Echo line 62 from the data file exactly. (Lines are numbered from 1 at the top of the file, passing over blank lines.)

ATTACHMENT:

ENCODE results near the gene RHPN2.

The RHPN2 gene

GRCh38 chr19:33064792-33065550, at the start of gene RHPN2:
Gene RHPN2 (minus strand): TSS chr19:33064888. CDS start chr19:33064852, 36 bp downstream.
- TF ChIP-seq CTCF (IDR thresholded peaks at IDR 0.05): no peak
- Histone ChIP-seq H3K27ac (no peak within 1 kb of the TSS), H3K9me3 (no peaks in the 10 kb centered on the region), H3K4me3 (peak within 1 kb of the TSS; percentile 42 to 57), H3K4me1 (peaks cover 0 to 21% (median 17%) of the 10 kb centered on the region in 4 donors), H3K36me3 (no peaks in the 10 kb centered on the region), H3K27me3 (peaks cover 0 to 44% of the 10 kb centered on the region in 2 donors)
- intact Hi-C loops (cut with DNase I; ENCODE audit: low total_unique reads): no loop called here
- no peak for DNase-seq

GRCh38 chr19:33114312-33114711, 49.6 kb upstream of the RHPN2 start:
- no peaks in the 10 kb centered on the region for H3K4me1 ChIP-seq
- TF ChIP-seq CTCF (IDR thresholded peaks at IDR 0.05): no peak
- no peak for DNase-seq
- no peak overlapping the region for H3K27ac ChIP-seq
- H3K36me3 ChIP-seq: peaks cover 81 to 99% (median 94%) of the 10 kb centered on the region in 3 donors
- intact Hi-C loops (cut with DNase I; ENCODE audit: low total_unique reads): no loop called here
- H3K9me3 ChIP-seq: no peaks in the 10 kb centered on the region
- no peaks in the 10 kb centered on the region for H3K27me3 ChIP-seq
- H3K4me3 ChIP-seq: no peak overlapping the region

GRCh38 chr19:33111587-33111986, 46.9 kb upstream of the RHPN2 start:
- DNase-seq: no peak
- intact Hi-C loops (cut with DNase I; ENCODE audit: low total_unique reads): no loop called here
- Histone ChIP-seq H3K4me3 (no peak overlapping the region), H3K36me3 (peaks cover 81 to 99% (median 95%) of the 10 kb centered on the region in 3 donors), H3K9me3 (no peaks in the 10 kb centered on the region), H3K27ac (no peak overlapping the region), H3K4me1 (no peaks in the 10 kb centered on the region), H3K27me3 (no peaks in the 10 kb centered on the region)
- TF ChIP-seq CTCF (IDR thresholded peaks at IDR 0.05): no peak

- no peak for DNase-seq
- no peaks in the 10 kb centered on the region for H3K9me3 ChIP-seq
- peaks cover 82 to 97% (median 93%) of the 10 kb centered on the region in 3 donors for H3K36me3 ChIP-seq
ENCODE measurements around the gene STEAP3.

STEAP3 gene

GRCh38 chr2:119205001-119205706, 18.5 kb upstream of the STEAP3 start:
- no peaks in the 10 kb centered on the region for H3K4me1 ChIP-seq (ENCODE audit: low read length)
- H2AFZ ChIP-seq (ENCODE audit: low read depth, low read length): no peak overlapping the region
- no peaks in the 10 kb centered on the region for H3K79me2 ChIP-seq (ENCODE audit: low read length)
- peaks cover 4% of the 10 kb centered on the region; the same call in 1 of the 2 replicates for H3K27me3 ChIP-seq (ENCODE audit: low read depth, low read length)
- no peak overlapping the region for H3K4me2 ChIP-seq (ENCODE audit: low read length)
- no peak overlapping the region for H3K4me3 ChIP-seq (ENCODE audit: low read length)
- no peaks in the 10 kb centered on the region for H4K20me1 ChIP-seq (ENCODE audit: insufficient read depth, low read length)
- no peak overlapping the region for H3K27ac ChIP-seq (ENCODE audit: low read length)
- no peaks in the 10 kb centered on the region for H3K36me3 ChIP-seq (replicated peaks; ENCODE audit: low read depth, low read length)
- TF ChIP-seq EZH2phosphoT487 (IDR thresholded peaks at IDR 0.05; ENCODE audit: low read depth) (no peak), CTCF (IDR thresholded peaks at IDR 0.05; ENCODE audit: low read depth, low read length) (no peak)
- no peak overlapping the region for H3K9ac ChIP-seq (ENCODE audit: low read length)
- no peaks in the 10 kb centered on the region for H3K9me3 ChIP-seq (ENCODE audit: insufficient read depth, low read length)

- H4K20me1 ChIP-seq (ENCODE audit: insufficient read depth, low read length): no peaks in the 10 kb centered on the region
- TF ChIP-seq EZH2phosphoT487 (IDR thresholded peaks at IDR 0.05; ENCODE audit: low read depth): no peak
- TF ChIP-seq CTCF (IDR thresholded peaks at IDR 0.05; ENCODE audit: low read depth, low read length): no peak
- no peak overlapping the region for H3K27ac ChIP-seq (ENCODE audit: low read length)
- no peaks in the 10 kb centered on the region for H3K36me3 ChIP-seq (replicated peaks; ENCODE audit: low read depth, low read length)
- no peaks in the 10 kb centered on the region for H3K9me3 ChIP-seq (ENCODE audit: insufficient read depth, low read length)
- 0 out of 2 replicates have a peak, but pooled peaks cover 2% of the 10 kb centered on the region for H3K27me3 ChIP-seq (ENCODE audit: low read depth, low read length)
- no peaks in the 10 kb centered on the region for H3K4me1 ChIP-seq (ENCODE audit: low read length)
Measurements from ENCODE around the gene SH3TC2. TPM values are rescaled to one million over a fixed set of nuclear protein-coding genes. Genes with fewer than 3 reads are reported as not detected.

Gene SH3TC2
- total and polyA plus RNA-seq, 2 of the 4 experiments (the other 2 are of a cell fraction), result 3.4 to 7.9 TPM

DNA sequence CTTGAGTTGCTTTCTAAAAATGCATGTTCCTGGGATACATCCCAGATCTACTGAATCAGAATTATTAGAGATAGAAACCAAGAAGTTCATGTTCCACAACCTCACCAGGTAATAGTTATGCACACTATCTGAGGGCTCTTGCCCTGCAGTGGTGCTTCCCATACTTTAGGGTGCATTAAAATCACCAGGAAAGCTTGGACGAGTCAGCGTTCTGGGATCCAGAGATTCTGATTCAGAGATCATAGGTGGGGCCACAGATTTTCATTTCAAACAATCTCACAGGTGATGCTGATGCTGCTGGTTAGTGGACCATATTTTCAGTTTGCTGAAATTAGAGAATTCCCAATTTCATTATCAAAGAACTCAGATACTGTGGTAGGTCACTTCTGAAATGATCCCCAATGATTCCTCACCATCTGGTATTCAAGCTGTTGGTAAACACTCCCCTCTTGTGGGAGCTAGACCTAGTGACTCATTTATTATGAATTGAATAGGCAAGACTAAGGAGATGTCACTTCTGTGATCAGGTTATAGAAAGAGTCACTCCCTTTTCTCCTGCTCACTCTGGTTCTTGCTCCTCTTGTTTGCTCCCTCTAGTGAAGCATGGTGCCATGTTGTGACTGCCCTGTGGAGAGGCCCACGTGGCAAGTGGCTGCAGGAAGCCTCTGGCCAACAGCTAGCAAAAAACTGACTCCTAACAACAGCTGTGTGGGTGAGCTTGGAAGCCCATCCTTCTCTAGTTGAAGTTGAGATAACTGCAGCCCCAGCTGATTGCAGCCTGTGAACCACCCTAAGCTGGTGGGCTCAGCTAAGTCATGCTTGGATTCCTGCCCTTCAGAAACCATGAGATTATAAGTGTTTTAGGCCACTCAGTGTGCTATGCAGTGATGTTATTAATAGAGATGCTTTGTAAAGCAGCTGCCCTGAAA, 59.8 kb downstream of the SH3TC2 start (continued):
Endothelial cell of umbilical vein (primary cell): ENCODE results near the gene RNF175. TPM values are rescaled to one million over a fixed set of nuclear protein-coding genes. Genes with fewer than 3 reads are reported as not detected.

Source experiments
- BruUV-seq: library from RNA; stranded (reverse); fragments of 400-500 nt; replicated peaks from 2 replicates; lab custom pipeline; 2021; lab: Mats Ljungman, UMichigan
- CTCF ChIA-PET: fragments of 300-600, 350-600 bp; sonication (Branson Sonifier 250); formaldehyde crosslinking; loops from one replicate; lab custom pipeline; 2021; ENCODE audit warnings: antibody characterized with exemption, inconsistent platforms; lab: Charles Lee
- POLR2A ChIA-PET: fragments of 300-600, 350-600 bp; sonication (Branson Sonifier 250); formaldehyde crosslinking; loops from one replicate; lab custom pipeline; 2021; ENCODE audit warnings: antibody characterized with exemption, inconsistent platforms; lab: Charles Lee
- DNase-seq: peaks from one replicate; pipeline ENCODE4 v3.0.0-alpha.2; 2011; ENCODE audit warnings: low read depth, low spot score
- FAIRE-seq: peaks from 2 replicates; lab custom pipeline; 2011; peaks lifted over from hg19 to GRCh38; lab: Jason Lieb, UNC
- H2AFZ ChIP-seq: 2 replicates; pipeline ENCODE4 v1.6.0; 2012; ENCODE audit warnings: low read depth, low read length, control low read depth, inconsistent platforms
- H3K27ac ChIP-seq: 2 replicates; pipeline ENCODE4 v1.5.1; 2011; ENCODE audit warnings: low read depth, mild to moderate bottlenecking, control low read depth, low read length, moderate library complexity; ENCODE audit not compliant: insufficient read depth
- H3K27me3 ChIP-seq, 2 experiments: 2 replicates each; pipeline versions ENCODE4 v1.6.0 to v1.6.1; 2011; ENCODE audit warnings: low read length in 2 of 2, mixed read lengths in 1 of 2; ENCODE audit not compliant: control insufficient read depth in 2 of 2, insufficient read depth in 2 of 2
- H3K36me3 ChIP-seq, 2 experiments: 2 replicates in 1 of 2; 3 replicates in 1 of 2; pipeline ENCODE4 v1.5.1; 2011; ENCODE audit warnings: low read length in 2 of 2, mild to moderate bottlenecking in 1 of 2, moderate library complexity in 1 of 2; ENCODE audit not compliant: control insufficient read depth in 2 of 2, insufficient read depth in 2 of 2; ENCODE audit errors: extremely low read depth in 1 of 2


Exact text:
- H3K27ac ChIP-seq: 2 replicates; pipeline ENCODE4 v1.5.1; 2011; ENCODE audit warnings: low read depth, mild to moderate bottlenecking, control low read depth, low read length, moderate library complexity; ENCODE audit not compliant: insufficient read depth